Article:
If your heart is racing, hands are sweaty, and muscles are tense, you may be experiencing anxiety. Anxiety is a state of worry and nervousness which triggers the “fight or flight” nervous system-the sympathetic nervous system. Once triggered, these nerves tell many organs in the body what to do in order to prepare for fleeing from danger or defending oneself. The heart will start racing. The blood vessels will dilate. Muscles will become tense and the gut will stop working. All of this is meant to protect the body from a “lion.”
Well, sometimes this protective mechanism works overtime and will not shut down; that constant state of alarm is considered a pathological anxiety disorder. Having such a permanent state of worry and nervousness can predispose someone to pain. And having pain can predispose someone to having a constant state of anxiety. This reciprocal relationship between pain and anxiety is worth understanding because treatment for one requires addressing the other. Certain signs of anxiety play key roles in chronic pain: catastrophizing, insomnia, and hyper vigilance.
Catastrophizing is a negative thought pattern that perseverates on the worst, most harmful outcome. This is not just “half-empty” thinking. People who catastrophize are really the “chicken-littles” of the world who think that the sky is falling when it is just raining. Fear is a primary driving force along with rumination, magnification, and helplessness. All of these negative thoughts greatly influence not only how someone perceives pain, but also how someone expresses painful feelings. Pain is always much worst to a catastrophizer; thus, treatment of chronic pain in such an individual is a matter of helping him/her gain perspective and proportion.
Insomnia is a perpetual inability to sleep and is usually due to a secondary illness like chronic pain. Chronic pain patients are more likely to experience insomnia. Plus, insomnia exacerbates pain. This vicious cycle is a miserable merry-go-round from hell. Getting someone off this bad ride is critical for the treatment of pain because sleep is the best weapon against pain. Improved sleep helps a great deal to reduce pain.
Hyper vigilance is a strong attentional bias towards something. In this case, pain is the subject of extreme attention. Scientists call it, “Pain Hyper Vigilance.” These same scientists have measured the degree of pain hyper vigilance in pre-operative patients and found that those who have vigilant tendencies tend to subjectively experience more pain post-operatively. This inability to disengage from the pain experience tends to amplify the pain intensity. By focusing on pain, pain levels will get worse. This sounds simple enough to avoid, but it’s not. Distracting someone’s attention away from pain is very difficult, but worth it.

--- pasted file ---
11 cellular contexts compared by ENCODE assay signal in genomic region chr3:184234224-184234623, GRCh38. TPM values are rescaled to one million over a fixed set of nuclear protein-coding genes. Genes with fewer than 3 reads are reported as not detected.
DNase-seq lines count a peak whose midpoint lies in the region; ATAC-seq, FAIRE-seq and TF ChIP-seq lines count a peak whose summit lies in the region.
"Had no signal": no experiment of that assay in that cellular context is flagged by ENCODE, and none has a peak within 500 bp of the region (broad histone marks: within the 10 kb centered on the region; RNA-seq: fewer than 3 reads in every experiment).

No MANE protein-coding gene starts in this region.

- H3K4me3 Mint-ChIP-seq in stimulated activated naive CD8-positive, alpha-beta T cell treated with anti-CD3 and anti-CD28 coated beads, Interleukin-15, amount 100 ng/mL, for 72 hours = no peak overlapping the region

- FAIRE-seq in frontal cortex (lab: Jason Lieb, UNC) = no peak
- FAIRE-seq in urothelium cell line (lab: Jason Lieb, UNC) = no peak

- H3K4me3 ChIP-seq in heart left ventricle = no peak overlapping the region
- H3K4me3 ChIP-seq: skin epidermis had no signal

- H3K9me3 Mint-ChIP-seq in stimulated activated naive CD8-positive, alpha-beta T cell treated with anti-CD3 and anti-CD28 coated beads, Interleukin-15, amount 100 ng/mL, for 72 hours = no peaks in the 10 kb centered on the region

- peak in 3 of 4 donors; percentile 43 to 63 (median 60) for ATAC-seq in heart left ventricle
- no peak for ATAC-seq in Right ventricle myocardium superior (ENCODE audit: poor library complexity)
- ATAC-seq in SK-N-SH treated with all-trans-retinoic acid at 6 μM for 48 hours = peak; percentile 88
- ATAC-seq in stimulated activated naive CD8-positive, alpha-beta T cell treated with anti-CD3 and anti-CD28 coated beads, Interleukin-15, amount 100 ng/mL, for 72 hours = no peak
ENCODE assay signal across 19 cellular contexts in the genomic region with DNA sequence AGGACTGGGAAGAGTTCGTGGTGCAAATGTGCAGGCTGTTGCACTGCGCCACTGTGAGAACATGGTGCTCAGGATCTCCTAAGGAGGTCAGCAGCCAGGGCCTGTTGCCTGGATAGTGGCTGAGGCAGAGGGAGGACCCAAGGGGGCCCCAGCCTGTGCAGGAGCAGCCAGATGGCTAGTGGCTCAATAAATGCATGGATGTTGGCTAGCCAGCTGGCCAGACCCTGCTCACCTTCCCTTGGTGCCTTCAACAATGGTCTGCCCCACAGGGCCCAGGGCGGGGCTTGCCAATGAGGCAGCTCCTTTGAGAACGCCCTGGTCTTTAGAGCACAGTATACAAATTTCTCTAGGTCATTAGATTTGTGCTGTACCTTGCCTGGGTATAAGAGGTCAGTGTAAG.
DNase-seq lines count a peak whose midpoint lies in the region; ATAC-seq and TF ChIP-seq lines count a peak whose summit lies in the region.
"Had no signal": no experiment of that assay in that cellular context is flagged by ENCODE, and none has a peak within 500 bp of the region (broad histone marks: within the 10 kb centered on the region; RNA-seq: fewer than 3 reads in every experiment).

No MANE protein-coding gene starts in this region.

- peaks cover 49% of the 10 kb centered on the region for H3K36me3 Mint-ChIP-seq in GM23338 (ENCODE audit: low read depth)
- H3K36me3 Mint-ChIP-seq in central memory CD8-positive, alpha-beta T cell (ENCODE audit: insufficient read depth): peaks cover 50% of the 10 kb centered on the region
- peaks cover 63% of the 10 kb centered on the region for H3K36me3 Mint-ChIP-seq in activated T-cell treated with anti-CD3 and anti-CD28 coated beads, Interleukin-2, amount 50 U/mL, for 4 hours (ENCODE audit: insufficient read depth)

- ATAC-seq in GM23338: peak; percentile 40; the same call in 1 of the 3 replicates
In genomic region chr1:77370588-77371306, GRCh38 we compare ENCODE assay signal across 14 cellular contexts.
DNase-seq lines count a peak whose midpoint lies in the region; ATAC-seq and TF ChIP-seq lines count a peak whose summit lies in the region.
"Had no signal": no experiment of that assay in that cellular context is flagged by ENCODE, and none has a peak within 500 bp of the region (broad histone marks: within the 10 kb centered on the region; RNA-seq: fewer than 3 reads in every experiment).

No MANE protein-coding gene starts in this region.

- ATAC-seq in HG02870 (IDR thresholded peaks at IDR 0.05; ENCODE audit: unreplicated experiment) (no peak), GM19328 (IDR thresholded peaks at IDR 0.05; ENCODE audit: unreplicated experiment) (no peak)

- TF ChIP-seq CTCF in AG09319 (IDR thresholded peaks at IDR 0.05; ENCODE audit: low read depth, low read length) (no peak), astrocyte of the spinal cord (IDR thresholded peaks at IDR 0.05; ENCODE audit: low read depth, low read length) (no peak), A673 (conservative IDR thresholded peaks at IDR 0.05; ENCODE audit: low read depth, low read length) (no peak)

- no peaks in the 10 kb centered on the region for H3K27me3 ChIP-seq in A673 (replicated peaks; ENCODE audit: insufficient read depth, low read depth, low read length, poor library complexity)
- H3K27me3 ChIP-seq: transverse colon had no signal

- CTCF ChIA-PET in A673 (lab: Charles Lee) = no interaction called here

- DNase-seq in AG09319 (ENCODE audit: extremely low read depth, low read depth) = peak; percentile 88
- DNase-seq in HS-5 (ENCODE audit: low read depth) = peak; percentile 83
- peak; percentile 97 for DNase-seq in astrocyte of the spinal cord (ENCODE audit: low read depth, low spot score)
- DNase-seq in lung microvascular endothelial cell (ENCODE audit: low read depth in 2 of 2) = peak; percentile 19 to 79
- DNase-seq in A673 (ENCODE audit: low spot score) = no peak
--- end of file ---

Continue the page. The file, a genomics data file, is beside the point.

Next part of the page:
The “fight or flight” nervous system that produces symptoms of anxiety is simply meant to protect the body from being eaten by a lion. When someone is unable to relieve the threat and anxiety goes unchecked, problems can occur like the onset of a chronic painful condition or the worsening of an existent painful condition. Understanding the signs of symptoms of anxiety can help people to neutralize this underlying amplifier of pain. Ultimately, anxiety is much more complex than these few signs: catastrophizing, insomnia, and hyper vigilance. But by identifying and addressing each component of anxiety, treatments can become more effective for both pain and anxiety.
Whether it is helping someone gain perspective, helping another sleep better, or distracting someone away from pain, everyone can get involved in relieving anxiety at home, at work, at the hospital or at the doctor’s office. Anyone can have anxiety at any given moment, and everyone has the capacity to help. Starting with a hug.
Christina Lasich, M.D., wrote about chronic pain and osteoarthritis for HealthCentral. She is physiatrist in Grass Valley, California. She specializes in pain management and spine rehabilitation.